Thematically, we decided to harken back to the best of the detective series in the 1940s (radio) and 1950s (TV). At the top of my list was the Perry Mason television series. We also also included detective noir and, for my part, even a taste of “Nick Danger Third Eye” from Firesign Theatre. From this, we developed the idea that the legacy game would consist of ten Cases, and each Case would consist of one or more episodes. Mike created the basic idea for each Case, as well as the various tweaks and additions to the rummy game style. I did the heavy lifting on the storyline and, of course, we both did a lot of playtesting. Once we had the ten Cases ready, Mike continued from there with further development — and I waited for the next stage.

Fingerprint evidence cards

Once I finally got the call from Mike, and he told me that he was giving up on the game, my instant gut reaction was to suggest throwing out the legacy elements and getting back to the basic rummy game, which was quite good. I told him we could easily use elements of the legacy story as it was clear that creating a real legacy-style game was just too big a burden to place on this rummy engine. I’ve always thought of this

moment as “talking Mike off of the legacy ledge”.

Once we let go of the legacy concept in favor of a simple campaign concept, things took off in a hurry. The campaign game would allow the detectives to accrue fame gained in each Case, with the winner being determined after finishing the last of seven Cases. We also allowed some things to carry over from game to game, especially bad blood with certain suspects, and no characters would be forced down a criminal path. The last vestiges of the legacy idea were used to create the storylines for each Case, mostly realized by using the Game Changer cards. We strung the seven Cases together into a series for the campaign game. In addition, players could choose to play each Case as a standalone game. From there, we created prototypes and started testing anew.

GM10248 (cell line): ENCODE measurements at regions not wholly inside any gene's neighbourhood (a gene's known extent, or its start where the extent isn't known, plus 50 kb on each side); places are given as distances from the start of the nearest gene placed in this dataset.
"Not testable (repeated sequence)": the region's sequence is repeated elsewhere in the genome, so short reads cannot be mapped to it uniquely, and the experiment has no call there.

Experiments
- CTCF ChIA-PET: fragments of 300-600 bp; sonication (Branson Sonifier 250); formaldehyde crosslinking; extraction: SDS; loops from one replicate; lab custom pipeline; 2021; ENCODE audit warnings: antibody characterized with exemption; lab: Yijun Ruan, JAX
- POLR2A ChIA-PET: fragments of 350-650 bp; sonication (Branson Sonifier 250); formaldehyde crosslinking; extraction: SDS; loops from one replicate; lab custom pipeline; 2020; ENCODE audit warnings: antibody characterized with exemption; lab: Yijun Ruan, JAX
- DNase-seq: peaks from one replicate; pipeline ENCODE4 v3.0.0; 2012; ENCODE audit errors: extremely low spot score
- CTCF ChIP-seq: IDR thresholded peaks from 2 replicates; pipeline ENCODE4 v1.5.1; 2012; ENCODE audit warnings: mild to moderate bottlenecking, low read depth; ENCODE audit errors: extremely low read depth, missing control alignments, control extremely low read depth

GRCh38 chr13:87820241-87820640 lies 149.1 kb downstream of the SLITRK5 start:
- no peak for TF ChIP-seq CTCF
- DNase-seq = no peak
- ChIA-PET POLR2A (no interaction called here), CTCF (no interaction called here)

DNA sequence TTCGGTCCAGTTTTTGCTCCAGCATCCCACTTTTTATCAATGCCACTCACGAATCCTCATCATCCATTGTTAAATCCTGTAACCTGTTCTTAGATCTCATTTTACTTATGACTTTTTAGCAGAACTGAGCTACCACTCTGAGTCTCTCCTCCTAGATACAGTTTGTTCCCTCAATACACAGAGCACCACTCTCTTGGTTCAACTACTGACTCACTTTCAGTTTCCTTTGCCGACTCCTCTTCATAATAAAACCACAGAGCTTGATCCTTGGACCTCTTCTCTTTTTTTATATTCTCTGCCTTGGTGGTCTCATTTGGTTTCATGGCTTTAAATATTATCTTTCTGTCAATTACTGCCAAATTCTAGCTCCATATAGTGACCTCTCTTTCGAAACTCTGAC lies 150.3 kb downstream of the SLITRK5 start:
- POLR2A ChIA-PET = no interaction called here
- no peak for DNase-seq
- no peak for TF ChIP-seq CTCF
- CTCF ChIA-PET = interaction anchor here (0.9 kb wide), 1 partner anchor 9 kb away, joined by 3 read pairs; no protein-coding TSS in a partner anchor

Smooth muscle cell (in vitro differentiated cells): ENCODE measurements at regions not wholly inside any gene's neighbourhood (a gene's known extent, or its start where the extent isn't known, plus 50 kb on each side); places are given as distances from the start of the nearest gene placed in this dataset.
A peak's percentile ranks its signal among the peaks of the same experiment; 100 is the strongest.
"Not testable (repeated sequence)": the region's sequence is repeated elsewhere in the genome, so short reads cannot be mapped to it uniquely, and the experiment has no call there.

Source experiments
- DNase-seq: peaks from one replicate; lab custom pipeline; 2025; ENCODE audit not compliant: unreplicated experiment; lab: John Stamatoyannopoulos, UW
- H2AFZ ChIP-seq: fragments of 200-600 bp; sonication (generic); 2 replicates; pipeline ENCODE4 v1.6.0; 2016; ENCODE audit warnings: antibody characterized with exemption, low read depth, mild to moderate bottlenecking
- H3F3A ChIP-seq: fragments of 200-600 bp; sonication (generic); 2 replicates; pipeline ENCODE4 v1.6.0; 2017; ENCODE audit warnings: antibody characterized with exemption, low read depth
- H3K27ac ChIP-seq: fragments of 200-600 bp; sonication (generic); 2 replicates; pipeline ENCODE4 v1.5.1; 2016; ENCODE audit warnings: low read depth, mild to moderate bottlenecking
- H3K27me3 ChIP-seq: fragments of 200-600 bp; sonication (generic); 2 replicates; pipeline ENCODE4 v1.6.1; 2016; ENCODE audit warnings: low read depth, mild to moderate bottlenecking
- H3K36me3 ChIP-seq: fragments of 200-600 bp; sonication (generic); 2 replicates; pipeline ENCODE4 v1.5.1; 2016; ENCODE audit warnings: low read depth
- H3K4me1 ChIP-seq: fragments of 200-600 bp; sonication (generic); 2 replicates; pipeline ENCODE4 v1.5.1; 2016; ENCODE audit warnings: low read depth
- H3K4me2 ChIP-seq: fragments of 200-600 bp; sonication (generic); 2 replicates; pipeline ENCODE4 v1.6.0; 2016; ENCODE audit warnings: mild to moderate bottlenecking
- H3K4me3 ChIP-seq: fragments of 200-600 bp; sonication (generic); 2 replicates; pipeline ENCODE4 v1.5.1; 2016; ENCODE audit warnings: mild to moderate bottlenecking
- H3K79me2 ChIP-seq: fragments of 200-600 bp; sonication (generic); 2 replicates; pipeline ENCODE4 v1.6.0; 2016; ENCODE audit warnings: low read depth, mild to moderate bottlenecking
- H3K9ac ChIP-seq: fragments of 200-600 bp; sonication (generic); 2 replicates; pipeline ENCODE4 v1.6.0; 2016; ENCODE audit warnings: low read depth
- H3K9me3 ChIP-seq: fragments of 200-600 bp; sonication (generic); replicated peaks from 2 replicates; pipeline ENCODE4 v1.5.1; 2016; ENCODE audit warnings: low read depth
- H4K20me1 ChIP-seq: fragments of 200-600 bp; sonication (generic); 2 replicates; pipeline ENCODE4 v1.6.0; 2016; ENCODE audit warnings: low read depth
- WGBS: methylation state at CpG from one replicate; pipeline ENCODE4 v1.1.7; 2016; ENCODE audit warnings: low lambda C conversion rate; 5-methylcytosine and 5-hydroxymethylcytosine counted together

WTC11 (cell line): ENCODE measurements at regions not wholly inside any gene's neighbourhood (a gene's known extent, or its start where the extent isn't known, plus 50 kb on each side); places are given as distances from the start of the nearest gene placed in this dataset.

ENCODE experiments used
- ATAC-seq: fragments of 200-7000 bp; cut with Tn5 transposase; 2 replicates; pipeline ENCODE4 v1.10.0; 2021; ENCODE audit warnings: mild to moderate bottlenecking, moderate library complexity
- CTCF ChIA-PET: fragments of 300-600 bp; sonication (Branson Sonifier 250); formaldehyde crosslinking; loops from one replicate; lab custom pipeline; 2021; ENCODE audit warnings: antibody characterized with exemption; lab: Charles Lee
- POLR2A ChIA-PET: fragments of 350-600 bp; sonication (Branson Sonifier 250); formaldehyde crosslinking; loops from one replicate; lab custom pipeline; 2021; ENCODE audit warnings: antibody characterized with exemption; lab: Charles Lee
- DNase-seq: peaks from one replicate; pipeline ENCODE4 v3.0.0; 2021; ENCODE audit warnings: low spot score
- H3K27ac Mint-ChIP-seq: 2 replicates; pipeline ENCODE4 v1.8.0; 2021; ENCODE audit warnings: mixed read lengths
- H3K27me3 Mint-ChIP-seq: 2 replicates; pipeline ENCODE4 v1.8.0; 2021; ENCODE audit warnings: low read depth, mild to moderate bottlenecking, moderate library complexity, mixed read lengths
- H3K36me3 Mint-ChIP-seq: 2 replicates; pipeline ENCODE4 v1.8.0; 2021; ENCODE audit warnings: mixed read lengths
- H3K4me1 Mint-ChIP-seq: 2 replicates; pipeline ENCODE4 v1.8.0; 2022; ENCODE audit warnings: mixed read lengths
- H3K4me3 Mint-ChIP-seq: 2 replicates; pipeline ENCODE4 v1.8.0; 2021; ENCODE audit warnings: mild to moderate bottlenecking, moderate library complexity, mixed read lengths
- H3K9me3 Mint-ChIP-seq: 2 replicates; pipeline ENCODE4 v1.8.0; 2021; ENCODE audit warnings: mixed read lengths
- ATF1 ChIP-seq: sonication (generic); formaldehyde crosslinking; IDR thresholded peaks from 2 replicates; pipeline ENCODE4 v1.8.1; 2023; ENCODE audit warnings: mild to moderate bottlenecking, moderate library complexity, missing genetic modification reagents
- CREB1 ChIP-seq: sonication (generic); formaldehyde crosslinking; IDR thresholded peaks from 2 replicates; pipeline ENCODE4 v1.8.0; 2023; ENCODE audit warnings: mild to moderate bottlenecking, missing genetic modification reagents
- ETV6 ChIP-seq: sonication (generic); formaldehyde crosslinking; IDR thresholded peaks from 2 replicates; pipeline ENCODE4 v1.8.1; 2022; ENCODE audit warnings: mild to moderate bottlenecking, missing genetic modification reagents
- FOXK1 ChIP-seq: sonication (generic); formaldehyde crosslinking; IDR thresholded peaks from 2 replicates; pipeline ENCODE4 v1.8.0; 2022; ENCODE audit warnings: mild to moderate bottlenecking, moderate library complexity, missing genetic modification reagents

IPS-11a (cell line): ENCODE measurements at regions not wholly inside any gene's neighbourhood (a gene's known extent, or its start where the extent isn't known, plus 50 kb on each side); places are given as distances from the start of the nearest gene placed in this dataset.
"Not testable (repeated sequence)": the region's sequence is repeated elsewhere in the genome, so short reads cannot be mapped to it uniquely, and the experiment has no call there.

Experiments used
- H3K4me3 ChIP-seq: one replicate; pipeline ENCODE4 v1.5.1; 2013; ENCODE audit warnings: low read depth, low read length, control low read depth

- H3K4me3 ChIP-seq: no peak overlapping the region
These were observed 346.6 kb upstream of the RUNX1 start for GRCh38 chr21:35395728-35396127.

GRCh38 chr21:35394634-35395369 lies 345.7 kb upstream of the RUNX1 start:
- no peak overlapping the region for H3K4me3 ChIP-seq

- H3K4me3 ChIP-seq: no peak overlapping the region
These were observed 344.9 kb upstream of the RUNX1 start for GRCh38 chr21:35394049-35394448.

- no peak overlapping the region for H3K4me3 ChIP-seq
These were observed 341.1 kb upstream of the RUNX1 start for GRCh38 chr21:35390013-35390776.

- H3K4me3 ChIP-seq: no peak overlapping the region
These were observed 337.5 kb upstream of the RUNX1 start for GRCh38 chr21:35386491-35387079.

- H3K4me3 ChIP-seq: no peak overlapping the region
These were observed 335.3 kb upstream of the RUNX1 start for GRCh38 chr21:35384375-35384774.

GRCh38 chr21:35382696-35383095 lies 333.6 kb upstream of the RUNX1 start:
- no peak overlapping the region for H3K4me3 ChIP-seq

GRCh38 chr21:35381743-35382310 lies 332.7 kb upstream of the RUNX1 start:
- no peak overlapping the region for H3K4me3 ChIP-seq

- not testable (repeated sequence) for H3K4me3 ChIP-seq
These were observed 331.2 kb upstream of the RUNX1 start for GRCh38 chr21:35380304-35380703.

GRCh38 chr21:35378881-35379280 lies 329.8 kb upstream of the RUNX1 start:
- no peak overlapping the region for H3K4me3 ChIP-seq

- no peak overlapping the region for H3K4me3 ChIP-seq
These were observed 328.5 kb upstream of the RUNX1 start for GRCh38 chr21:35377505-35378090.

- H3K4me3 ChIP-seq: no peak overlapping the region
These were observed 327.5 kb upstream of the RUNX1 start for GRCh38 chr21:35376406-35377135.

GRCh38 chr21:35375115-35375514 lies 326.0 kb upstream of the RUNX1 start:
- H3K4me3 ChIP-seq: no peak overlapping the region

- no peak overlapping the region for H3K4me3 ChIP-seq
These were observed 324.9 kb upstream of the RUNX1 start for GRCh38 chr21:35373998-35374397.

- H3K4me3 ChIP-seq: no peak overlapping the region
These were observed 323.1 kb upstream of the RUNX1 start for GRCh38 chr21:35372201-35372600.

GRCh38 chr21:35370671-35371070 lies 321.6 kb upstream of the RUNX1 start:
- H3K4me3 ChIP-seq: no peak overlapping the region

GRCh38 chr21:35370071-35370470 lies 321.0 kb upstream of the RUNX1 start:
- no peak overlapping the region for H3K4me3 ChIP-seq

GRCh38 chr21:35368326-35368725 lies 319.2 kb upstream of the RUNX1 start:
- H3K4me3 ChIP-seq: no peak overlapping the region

Circumstantial evidence cards

Episode 3: Mike Cracks the Case

My original idea was to use the mechanisms of traditional Mystery Rummy and open them up to provide more design space and ideas. I did this by making each evidence card work with two of the six skill requirements needed to make sets in the game. This makes it much easier to make sets and keeps the game moving. These sets are linked to specific suspects by the skills needed.

Instead of keeping sets in front of them, players discard them directly to the discard pile and place investigation markers on suspects instead. This reduces clutter and facilitates ease of play as the investigation tokens show the growing guilt of the suspect as well as the value of each detective’s participation in that suspect’s investigation. In addition, some of the suspects appear in several Cases, which allowed for the carry-over of bad blood (another game mechanism) between detectives and suspects.

I also added assignments to the game that players can complete for additional fame points. Most importantly,

we developed the “Game Changer” cards that players discover during the hand. Game Changers are the

major storytelling element in the game, and they affect how the story unfolds each game as they can be discovered in a different order or possibly not at all. This makes the Cases different each time they are played. The game includes almost 100 Game Changers, and each Case has a unique set.

Assignments and lawyers

Episode 4: Mark VII — Case Closed

When I first started this design, my daughter Lauren wrote a story for each Case, and I am thrilled that the final version of the game still retains the essence of what Lauren wrote.

And after all the years and countless versions of this game, I can finally say we have something that I am proud of. It is a quick game, with each Case lasting six game turns when you play the Campaign version and three hands when you play as a single game.

Ralph and I both appreciate the realization of this game by Zev Shlasinger at WizKids. We are very pleased with its presentation and attention to detail. We hope you enjoy the game as much as we do!

Mike and Ralph

Designers disguised as baseball coaches — last known images